"What's in a name?" asked William Shakespeare, who remains the best William of all time (just ahead of Shatner) and the second best Shakespeare ever (after the late Miami Hurricanes receiver Stanley Shakespeare). Answer: Names contain multitudes. Names connect people (and non-people) of wildly different talents, be they Mickeys (Mantle, Mouse) or Rickys (Rubio, Ricardo). The following power index, which will appear at regular intervals, is a definitive ranking of people who share the same first or last name. It is almost entirely serious and thoroughly pseudoscientific. It is arbitrary and inarguable and above all fair-weather, reflecting the subjects' status this very week, preferably this very hour.
This week, to mark the XXX Olympics, anchored by NBC's Bob Costas, we rank history's Top Bobs. These are Bobs only, so don't complain about the missing Bobbys (Orr, Hull, Thomson, Clarke, Fischer, Brady), Robs (Gronkowski, Zombie), Roberts (DeNiro, Frost, Downey Jr.), Robertos (Clemente, Alomar, Kelly) Robbys (Benson), Robbies (Robertson), Robins (Roberts, Ventura), Bobos (Newsom) or Bobcats (Goldthwait).
Probably the greatest songwriter of all time and possibly the most celebrated native of Hibbing, Minn., though it certainly depends who you ask. The former Robert Zimmerman remains a much better musician than -- but a vastly inferior post player to -- his fellow Hibbingite Kevin McHale.
A child prodigy like Mozart or the Olsen twins, the flamethrowing righthander left Van Meter, Iowa, for the big leagues at age 17, enlisted in the Navy immediately after Pearl Harbor and served as Chief Petty Officer Feller aboard the USS Alabama before doing the unthinkable in 1948 -- leading the Cleveland Indians to the World Series. He was called the best pitcher of his era by two minor authorities on the subject: Ted Williams and Stan Musial.
Reggae god, Rastafarian, dreadlocked juggler of soccer balls in his dressing room, wearer of adidas boots and alleged supporter of Tottenham Hotspur, he provided an excellent guide to daily living with the line, "Woke up this morning, smiled at the rising sun ..."
Mazy-dribbling ghost of our black-and-white dreams, winner of six NBA titles, Cousy married Globetrotter skills to Hickory High fundamentals while rocking a surname synonymous with keeping your beer cold, all of which gives him the nod as basketball's Top Bob over three worthy aspirants: Bobs Pettit, McAdoo and Lanier.
He was so disturbingly dominant that baseball lowered the mound following the 1968 season, when Gibson's 1.12 ERA set a new record for the live-ball era. He struck out 17 batters in Game 1 of the World Series that year, aided by his terrifying reputation: Gibson would famously throw at your grandmother if she dug in against him at the plate, though why she would do this is anybody's guess. As a bonus, Gibson was occasionally caught in an All-Bob Battery by this man ...
As a player (for the Braves, Cards and Phillies), broadcaster (Brewers), spokesman (most memorably for Miller Lite) and sportswriter (on the sitcom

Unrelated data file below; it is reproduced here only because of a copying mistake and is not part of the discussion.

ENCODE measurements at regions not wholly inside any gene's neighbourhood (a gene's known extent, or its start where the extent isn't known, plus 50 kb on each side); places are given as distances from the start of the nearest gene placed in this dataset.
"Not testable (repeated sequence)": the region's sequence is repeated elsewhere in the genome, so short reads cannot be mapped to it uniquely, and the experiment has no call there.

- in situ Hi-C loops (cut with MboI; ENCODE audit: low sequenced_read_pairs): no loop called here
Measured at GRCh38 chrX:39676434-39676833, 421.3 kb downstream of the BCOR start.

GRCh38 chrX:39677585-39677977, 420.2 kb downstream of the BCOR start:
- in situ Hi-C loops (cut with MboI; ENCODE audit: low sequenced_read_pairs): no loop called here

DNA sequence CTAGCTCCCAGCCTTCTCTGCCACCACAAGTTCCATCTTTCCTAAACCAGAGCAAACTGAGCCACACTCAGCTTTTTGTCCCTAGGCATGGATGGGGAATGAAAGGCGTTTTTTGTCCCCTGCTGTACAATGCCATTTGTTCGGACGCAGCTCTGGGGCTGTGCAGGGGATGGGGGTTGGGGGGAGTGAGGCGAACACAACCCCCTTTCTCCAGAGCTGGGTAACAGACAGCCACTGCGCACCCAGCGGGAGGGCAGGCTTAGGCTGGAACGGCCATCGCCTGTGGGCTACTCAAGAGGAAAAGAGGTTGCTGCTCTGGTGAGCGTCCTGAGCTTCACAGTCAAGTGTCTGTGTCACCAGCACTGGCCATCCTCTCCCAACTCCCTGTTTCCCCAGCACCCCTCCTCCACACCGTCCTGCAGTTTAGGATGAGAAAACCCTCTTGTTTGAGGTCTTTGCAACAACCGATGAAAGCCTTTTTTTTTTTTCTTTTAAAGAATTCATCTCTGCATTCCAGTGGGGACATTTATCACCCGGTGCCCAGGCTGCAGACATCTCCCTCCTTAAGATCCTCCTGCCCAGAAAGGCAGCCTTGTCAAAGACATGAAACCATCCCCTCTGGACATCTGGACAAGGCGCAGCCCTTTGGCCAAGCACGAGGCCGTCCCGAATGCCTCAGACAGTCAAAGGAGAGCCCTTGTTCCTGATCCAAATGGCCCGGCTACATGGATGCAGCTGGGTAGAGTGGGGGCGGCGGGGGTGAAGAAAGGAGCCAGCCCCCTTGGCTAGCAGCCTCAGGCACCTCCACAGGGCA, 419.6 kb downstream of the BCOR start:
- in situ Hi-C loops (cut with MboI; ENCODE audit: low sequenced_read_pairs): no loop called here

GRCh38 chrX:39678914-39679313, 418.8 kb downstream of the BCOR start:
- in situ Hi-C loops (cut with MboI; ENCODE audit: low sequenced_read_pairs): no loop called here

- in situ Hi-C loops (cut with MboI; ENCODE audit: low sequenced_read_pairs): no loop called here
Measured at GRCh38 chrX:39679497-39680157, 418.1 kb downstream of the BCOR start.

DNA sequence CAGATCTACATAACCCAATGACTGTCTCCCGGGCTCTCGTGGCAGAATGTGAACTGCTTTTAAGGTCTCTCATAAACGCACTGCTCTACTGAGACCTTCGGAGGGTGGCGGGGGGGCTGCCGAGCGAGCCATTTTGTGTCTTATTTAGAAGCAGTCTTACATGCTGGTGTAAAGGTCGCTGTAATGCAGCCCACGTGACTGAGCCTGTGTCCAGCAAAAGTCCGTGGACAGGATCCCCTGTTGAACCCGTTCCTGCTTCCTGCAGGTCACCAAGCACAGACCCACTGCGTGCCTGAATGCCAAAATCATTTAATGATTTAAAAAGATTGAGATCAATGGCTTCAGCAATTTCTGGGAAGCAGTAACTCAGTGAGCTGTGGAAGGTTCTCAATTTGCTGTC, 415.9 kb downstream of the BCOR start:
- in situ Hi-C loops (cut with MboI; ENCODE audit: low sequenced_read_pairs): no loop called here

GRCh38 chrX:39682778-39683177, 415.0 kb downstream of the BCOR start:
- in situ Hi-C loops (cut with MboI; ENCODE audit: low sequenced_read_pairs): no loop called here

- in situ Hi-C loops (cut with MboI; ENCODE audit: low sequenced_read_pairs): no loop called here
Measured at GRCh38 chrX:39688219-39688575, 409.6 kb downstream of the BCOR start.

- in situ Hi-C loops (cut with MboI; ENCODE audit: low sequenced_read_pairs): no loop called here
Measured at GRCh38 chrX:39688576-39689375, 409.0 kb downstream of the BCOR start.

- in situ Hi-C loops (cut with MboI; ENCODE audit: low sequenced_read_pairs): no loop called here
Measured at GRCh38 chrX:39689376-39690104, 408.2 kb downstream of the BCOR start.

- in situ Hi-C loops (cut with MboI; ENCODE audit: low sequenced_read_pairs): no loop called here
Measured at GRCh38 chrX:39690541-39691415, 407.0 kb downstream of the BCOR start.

His 902 wins are second-most in NCAA basketball history, after his former player at West Point, Mike Krzyzewski. That achievement is sometimes obscured by the sheer force of his chair tossing and sweater-wearing -- the ampersand-and-asterisk cloud of cartoon profanity that seemed to follow him everywhere. Relatively late in life he became a convert to Bob-ism, after decades as a Bobby.
Ski-jump-nosed entertainer of countless GIs, host of innumerable NBC specials, road-trip buddy of Bing Crosby and rat-a-tat teller of golf jokes: "If you think golf is relaxing you're not playing it right."
Long before his starring roles in the TV shows that bore his name, his Kalahari-dry wit was featured on the seminal comedy album
Has anyone ever sung more poignantly about the ever-turning hamster-wheel that is the human brain at 3 a.m.?:
The genial general contractor -- in stark contrast to the one you hired to finish your basement -- "gets the job done," almost always with the help of Scoop, Muck and Dizzy. His indefatigable spirit -- "Can we fix it? Yes we can!" -- makes him the best-loved and most famous fictional British Bob since Bob Cratchit, wronged employee of Ebenezer Scrooge and father to Tiny Tim.
Hall of Fame defensive tackle and linchpin of the Cowboys Doomsday Defense, in Super Bowl VI he set a record by sacking the Dolphins quarterback for a 29-yard loss. This was a collision of two titanic Bobs, for the quarterback in question was, of course ...
He lost that Super Bowl, but won the next two en route to Canton.
A year before Neil Armstrong did it, Beamon made one giant leap for mankind at the 1968 Olympics in Mexico City. His gold-medal-winning long jump of 29 feet, 2 ½ inches broke the previous world record by nearly two feet and would stand for the next 23 years as an inspiration to anyone looking, in a very short time, to improve in their chosen field by leaps and bounds, as it were.
He played fullback for Stanford in the 1952 Rose Bowl and won the decathlon gold medal in that year's Olympics in Helsinki. Not a bad few months. It was Mathias's second decathlon gold, by the way: He'd won it in London four years earlier -- at age 17.
The face of NBC's prime time Olympic coverage, with its tape-delayed triumphs and time-shifted heartbreaks, leading many to complain that Costas delayed is Costas denied. He belongs on a Mount Rushmore of Television Bobs, beside Bob Barker, Bob Keeshan and Bob Denver, a monument we ought to start chiseling soon, here in our United States of Bob.